The link between women and piracy goes back as far as people turning to the seas for plunder. Pirates needed places to regroup on shore and store their ill-gotten gains, and the women who ran the saloons and brothels in coastal towns provided welcoming venues in exchange—of course—for a portion of the take. Much in the same way that particularly capable and ambitious crewmen could rise to command their own pirate ships, at times an especially remarkable woman would achieve the same kind of prominence.
Ching Shih was one such female pirate captain, a woman whose talent for politics and management earned her a spot as the head of a fleet that some say grew to include 80,000 crew members on 1,800 ships that swarmed the Chinese coastline in the early Nineteenth Century. In much the same way that Empress Theodora achieved power through the means afforded her by her culture, Ching Shih use her relationships with powerful men to advance herself.
A career as a prostitute and procuress on the sweltering coast of the South China Sea brought Ching Shih (then known as Shi Xianggu) into the arms of pirate commander Cheng I. Already equally revered and feared as such figures tend to be, Cheng I was involved in a love affair with his fifteen-year-old male protégé Cheung Po Tsai. The reasons why Cheng I chose to marry Ching Shih are muddied by myth and hearsay; some sources claim it was a consolidation of power between a spy-madam and an ambitious pirate while others point to Ching Shih’s impressive talent for seduction. Whatever the case, Cheng I and Ching Shih married and adopted Cheung Po Tsai as their son, creating a formidable criminal power bloc.
In 1807, Ching Shih’s life would change, and she would earn the title by which she is known: Ching Shih translates to “Widow of Cheng.” Her husband drowned after falling off a ship near Vietnam, and there were whispers that his death was not entirely accidental. Ching Shih’s six years of marriage had established her reputation as a full participant in her husband’s extra-legal activities and it appears to have been a smooth transition from Commander’s Wife to Commander. In a move that—once again—appears to combine a cagey need for political consolidation with a rather amoral sexual appetite, Ching Shih married her adopted son Cheung Po Tsai. The fisherman’s son was now the second-in-command of one of the largest pirate fleets in history.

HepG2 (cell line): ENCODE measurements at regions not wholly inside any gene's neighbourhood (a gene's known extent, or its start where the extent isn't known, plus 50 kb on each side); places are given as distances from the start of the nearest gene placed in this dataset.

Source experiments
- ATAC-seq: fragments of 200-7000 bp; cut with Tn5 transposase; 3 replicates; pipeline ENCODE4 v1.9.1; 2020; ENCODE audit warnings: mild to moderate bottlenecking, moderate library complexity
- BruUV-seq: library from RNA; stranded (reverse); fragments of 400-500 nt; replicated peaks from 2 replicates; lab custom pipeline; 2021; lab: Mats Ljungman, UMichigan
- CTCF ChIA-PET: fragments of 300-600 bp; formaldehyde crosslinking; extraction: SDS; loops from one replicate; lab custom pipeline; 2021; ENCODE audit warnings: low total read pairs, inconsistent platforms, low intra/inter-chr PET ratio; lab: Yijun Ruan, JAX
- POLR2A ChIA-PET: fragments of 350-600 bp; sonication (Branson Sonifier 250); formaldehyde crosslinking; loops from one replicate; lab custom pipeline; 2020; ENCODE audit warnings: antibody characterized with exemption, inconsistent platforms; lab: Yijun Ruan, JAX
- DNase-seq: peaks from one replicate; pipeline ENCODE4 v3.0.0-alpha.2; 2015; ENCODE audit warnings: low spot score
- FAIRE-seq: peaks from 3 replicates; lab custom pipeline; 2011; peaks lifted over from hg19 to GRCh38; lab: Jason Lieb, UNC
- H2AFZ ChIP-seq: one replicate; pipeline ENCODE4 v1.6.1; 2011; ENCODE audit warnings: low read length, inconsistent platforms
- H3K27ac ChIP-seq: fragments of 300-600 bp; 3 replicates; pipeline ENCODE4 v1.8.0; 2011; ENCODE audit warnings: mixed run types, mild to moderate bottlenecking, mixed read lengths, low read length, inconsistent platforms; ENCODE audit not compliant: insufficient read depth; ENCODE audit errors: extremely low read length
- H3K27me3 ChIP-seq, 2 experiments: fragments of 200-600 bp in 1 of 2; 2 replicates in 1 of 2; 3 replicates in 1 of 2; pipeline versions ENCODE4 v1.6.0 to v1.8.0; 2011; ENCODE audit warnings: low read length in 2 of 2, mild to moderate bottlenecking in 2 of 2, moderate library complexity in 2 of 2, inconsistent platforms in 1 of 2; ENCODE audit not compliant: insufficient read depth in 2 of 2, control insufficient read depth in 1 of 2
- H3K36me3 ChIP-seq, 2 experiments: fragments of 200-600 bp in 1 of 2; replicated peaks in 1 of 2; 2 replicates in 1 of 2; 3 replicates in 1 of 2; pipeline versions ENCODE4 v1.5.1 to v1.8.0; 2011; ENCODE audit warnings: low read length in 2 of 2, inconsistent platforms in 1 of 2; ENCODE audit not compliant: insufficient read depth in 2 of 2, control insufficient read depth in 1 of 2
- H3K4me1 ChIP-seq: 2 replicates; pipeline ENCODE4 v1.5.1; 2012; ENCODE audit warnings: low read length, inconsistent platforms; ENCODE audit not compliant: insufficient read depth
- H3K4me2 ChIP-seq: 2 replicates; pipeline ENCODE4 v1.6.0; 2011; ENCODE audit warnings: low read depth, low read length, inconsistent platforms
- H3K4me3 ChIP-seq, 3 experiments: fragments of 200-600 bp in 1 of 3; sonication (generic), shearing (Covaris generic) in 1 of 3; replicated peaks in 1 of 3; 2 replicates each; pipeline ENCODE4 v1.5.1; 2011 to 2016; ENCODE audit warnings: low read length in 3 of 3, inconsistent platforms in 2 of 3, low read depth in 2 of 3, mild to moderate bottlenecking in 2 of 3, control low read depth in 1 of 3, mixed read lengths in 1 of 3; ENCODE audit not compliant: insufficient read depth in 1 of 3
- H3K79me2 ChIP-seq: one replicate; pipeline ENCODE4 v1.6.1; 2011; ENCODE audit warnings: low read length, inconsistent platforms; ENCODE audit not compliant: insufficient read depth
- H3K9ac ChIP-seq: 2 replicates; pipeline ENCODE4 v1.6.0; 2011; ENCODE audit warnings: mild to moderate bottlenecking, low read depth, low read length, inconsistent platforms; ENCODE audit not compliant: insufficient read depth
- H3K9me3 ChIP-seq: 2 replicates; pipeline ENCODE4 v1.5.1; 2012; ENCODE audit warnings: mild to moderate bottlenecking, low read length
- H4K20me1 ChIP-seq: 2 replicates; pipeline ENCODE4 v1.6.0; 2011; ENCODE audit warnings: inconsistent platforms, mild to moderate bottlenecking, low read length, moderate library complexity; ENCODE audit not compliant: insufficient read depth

The parallels between Ching Shih and Empress Theodora don’t end with the two women’s leverage of their bohemian sexualities. While Theodora turned her administrative attention to advancing women’s rights and protections, Ching Shih created a strict code of conduct to unify her pirate crew under a single set of standards. An effort to establish “honor among thieves” that proved remarkably effective, the code established the appropriate distribution of booty, meted out punishments for disobedience, and outlined how female captives were to be treated. Once again, the murkiness of history and hearsay cloud the real treatment of female captives under Ching Shih’s regime. While her laws stated that woman captives were to be released and that the punishment for rape was beheading, many pirates made the loveliest lady prisoners their lovers and wives, a scenario that doesn’t suggest enthusiastic consent.
Ching Shih’s career as a pirate commander was a short one, but perhaps not for the reasons one might suspect. Between 1807 and 1810, the Chinese Navy lost over sixty ships to attacks attributed to Ching Shih’s fleet and the government was unable to break this mega-gang of the coastline, even with the assistance of British and Portuguese forces. Realizing that some type of agreement had to be reached to stop the reign of terror, the Chinese government began negotiations with Ching Shih and Cheung Po Tsai. The fierceness of this pirate couple is demonstrated by the fact that the government ultimately absolved them of their crimes while allowing them to keep the profits of their enterprise. Proud Ching Shih even made the powers that be relent on their demand that the pirates kneel in a symbolic gesture of submission.
Unbroken, wealthy beyond imagining, and only in her mid-thirties, Ching Shih retired peacefully from piracy. In a beautiful twist of irony, Cheung Po Tsai was given a position with the Chinese government in which he helped to combat piracy, dying young at the age of thirty-eight. After her second pirate husband’s death, Ching Shih moved back to the muggy shores of South China Sea from whence she came, settling pleasantly into the demimonde role of running a gambling den until her death in 1844.